Scientific Colloquium
February 11, 2005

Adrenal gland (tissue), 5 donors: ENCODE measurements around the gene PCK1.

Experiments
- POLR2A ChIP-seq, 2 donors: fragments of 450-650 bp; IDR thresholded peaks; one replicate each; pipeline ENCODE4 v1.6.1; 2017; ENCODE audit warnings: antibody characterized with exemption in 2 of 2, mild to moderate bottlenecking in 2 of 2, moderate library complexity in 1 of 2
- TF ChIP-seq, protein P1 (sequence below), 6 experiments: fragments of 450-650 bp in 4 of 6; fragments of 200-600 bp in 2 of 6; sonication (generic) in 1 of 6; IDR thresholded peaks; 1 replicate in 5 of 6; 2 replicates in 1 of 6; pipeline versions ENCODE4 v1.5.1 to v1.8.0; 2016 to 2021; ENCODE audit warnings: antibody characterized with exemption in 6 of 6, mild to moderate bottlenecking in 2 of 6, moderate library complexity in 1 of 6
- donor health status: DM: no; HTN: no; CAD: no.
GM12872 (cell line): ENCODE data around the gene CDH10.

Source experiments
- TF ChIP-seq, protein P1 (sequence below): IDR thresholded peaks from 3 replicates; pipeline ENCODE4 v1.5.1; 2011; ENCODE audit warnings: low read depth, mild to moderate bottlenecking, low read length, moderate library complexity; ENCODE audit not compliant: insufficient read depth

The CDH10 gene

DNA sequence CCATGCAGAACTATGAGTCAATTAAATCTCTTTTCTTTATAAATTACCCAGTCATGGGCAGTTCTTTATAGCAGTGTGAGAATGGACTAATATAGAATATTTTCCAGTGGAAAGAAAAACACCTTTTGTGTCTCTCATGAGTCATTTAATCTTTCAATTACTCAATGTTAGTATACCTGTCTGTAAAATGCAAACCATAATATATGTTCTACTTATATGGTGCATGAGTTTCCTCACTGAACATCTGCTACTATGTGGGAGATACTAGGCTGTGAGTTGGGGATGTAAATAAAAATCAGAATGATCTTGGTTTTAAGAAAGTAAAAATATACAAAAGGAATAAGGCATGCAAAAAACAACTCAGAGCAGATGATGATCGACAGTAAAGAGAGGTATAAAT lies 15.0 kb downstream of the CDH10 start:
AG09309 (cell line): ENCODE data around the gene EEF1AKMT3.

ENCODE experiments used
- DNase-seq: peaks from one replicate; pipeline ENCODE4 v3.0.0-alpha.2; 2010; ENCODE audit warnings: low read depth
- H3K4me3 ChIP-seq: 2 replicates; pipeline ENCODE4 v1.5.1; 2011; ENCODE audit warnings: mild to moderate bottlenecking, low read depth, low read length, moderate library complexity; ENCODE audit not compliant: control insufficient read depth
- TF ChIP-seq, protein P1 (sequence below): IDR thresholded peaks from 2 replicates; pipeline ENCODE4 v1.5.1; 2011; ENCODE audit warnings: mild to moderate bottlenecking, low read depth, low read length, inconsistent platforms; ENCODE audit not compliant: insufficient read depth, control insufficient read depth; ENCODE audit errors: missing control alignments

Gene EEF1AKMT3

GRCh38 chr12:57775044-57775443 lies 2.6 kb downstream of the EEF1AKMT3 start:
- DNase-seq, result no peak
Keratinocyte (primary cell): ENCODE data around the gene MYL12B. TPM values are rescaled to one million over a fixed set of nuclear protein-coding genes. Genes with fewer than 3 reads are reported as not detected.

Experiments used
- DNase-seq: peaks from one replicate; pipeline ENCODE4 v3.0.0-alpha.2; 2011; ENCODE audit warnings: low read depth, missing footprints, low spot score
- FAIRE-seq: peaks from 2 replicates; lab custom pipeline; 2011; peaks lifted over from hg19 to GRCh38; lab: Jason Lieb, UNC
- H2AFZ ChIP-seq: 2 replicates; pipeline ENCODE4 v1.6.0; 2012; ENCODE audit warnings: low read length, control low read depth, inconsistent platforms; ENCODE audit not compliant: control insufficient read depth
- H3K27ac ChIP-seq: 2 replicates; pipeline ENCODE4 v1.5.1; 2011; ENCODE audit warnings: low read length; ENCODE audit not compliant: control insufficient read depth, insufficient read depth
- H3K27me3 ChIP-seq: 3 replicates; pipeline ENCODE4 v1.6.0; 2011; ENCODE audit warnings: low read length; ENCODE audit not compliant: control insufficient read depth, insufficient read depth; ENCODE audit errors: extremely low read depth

The Composite Infrared Spectrometer, on the Cassini orbiter, covers the thermal infrared from 7 mm to 1 mm.  This makes it a very good probe of temperatures (and by extension, of atmospheric winds) and of composition in the Saturn system.  Retrieved atmospheric temperatures on Saturn bear on the question of whether its equatorial winds have slowed down, as suggested by recent HST studies.  Temperatures in Saturn’s rings show structure down to the smallest scales resolved (~100 km) and may provide clues to the rotation rates of the individual particles.  The moons Phoebe and Iapetus have near-surface structure that is fluffier than that of Jupiter’s Galilean satellites.  Titan, with an atmosphere, has a complex chemistry that is perhaps reminiscent of the early earth, and atmospheric winds rotating 10 times faster than its surface.  Its winter pole, which is cold, isolated from low latitudes by a strong circumpolar vortex, and enhanced with organic compounds, may form an analog with the terrestrial Antarctic ozone hole.

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